- High-pressure sodium (HPS) vapor lights
- Fluorescent tubes
- Metal halide luminaires
CRI Between 90 and 100
Efficient in revealing the entire spectrum of color shades.
- High-fidelity LED lamps
- Incandescent lamps (Basic light bulbs)
Choosing a low led color temperature bulb
The lower number of the color temperature spectrum (in LED) ensures a relaxed and warmer illumination environment. If you consider upgrading your house’s illuminance status but do not want too harsh and bright LED lights, the 2000 kelvin– 3500 kelvin LED lights are suitable for your needs.
Choosing a medium led color temperature bulb
A medium range of the color temperature spectrum (in LED) ensures a focused and alert illumination environment. Medium range LED light bulbs with a range between 4000 kelvin – 6000 Kelvin are considered the “workhorse” of the LED light bulbs. The lights help to increase productivity in working environments.
Choosing a high led color temperature bulb
LED lighting that is close to natural daylight ranges from 6500 Kelvin and up. These lights are the brightest, which are bluer in color (like the sky-blue color), and are the best for activities that need attention to detail like jewelry making, carpentry, art (drawing), and more.
What Color Temperature Do I Choose?
A decade ago, options for CCT were less – so it was of minimal significance when purchasing a light bulb. The reason for this is that the traditional incandescent (an electric light having a wire filament heated until it glows) and halogen light bulbs (an incandescent electric light consisting of tungsten filament) are warm white.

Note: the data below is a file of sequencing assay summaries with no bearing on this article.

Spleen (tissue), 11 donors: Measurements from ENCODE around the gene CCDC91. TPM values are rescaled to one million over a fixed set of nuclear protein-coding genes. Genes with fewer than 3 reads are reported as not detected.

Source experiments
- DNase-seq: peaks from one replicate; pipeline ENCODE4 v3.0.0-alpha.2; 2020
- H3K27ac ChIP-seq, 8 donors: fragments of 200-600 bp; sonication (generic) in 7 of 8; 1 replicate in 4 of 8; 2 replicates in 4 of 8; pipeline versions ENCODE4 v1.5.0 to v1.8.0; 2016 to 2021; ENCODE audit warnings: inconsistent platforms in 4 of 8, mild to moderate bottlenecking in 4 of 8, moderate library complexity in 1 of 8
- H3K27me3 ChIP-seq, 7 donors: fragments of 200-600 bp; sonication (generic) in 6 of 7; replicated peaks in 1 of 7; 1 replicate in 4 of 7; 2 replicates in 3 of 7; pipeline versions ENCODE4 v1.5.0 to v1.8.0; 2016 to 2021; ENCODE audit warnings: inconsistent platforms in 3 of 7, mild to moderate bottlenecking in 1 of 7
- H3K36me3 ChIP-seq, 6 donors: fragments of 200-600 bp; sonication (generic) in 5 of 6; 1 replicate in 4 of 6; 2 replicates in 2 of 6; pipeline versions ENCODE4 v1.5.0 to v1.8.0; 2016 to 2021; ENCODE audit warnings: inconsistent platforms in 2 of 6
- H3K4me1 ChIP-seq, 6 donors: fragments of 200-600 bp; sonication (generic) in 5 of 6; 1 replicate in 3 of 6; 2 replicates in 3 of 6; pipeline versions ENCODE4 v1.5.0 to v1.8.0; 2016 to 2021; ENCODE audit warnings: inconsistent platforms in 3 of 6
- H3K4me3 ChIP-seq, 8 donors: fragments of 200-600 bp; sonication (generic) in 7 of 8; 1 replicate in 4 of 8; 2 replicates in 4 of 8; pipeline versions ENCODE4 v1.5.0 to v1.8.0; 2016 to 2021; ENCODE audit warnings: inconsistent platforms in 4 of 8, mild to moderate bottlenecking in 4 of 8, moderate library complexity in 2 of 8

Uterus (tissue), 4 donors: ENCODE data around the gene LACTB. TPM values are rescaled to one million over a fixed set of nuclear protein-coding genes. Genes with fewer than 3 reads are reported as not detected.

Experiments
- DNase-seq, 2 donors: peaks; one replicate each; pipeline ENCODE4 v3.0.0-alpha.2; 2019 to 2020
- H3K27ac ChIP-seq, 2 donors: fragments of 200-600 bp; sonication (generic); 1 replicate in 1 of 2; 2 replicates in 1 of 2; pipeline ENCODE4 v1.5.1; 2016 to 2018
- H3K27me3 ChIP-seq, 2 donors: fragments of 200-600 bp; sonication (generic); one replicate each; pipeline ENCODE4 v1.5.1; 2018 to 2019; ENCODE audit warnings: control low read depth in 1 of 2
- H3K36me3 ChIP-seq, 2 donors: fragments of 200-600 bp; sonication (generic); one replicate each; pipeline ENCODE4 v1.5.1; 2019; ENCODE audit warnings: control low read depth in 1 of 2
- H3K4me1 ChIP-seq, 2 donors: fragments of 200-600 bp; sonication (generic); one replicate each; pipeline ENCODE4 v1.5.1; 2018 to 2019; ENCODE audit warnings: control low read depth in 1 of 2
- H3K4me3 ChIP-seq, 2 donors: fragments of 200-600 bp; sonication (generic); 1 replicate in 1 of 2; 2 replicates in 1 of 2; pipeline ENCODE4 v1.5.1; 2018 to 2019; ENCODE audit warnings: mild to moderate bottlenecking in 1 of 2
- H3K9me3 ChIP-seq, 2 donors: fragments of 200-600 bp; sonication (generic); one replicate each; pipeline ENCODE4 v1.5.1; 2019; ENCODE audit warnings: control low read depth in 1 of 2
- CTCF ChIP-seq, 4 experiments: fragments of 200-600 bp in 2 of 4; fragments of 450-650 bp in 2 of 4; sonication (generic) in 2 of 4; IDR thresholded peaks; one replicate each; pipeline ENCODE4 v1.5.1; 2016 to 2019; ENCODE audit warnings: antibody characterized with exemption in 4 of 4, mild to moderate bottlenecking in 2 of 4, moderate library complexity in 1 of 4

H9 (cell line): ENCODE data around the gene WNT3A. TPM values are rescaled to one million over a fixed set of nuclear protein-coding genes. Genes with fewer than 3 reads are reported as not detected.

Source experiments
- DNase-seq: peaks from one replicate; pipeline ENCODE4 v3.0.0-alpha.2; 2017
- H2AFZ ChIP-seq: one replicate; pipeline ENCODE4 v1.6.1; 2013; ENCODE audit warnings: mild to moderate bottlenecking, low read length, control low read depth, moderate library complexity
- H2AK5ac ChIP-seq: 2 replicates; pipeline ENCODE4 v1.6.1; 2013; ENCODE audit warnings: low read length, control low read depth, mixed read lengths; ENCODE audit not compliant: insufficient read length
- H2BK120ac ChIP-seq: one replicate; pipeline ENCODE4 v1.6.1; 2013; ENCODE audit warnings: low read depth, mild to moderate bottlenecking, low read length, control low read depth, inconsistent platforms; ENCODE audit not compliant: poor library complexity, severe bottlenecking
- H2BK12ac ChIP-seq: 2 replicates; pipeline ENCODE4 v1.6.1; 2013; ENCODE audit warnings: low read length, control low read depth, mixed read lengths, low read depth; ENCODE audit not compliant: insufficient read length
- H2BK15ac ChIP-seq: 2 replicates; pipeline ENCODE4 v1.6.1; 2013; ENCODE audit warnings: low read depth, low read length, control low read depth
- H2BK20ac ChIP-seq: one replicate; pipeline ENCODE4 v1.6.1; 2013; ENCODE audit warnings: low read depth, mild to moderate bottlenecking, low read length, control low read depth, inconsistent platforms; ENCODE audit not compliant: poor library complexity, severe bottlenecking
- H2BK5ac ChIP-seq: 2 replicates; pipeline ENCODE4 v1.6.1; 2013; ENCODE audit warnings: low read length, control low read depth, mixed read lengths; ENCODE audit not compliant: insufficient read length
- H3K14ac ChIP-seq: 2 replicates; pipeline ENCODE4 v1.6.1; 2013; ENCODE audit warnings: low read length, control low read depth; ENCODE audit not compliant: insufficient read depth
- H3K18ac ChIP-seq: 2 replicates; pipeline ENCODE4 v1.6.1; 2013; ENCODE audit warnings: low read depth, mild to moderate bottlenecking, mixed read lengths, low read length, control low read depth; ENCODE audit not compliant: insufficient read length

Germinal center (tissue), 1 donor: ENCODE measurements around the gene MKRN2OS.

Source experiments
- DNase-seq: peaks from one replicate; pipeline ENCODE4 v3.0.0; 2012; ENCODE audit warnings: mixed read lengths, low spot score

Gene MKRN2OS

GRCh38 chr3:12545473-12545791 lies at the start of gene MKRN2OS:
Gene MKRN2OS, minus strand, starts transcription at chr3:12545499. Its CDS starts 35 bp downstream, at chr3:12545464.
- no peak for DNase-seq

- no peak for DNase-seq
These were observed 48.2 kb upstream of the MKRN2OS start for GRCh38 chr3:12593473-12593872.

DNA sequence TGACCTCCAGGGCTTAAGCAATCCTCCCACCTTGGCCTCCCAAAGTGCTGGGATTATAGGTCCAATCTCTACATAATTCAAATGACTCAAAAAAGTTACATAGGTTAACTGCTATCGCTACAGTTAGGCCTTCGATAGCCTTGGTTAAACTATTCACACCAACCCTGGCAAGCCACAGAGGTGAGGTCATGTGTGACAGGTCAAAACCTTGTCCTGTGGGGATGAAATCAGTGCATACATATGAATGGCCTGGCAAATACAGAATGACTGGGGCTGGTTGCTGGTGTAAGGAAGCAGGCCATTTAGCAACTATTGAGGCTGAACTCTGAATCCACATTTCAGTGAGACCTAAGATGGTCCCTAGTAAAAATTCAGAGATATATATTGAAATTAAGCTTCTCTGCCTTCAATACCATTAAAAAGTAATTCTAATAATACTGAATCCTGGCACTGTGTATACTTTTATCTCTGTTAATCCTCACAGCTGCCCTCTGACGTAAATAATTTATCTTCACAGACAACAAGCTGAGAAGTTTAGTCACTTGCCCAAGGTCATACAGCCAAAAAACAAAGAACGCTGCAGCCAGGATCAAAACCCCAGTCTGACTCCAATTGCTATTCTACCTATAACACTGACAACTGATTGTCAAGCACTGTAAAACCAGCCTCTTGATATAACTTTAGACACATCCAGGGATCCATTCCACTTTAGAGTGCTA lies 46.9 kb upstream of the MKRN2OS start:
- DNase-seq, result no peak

However, now there are plenty of options as a range of color temperatures is available to choose from. In saying that, when you purchase a compact fluorescent lamp (CFL), linear fluorescent (gas-discharge lamp), or light-emitting diode (LED) light bulb, you have an option to choose the CCT that aligns with the lighting needs of the area or the particular activity.
You can buy a warm (yellowish), neutral (between warm and cool white), or cool (bluer) bulb – or if you buy a smart LED (light-emitting diode) light bulb, you can change the CCT (in addition to other features) using a smartphone application.
Various attributes need to be considered when choosing the suitable color temperature or even RGB color changing. The first factor is the type of room/space you want to place the lighting. Secondly, you need to ascertain the main objective of the lighting in that particular room.